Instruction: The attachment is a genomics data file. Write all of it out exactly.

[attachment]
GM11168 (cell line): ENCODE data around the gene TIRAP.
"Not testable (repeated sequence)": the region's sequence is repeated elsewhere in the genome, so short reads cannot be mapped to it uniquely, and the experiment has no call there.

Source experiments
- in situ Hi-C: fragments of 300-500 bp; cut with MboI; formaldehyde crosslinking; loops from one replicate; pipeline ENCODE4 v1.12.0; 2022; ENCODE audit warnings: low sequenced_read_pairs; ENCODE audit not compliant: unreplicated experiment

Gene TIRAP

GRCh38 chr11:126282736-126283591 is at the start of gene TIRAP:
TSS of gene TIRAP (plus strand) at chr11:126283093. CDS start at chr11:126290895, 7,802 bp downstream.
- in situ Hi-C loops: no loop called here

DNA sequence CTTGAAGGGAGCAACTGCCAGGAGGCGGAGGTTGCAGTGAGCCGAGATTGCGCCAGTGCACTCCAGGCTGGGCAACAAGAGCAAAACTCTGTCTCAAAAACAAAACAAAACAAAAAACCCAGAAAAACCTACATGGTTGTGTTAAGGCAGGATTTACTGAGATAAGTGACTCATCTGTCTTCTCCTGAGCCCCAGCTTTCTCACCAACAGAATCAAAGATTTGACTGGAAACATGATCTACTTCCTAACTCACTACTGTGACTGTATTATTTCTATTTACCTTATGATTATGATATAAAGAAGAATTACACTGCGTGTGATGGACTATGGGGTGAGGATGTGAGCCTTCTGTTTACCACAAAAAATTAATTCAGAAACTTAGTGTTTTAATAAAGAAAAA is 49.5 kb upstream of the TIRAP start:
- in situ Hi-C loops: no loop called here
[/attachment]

GM11168 (cell line): ENCODE data around the gene TIRAP.
"Not testable (repeated sequence)": the region's sequence is repeated elsewhere in the genome, so short reads cannot be mapped to it uniquely, and the experiment has no call there.

Source experiments
- in situ Hi-C: fragments of 300-500 bp; cut with MboI; formaldehyde crosslinking; loops from one replicate; pipeline ENCODE4 v1.12.0; 2022; ENCODE audit warnings: low sequenced_read_pairs; ENCODE audit not compliant: unreplicated experiment

Gene TIRAP

GRCh38 chr11:126282736-126283591 is at the start of gene TIRAP:
TSS of gene TIRAP (plus strand) at chr11:126283093. CDS start at chr11:126290895, 7,802 bp downstream.
- in situ Hi-C loops: no loop called here

DNA sequence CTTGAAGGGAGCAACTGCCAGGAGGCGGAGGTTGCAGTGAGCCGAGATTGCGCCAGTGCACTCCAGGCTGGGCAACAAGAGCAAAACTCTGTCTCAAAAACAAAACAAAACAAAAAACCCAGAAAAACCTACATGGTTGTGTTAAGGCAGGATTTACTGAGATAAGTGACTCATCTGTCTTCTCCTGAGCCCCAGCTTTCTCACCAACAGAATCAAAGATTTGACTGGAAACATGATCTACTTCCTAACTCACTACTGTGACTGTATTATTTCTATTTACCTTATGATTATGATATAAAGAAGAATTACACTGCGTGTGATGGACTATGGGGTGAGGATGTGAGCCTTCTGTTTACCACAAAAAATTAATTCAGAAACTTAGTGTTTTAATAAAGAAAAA is 49.5 kb upstream of the TIRAP start:
- in situ Hi-C loops: no loop called here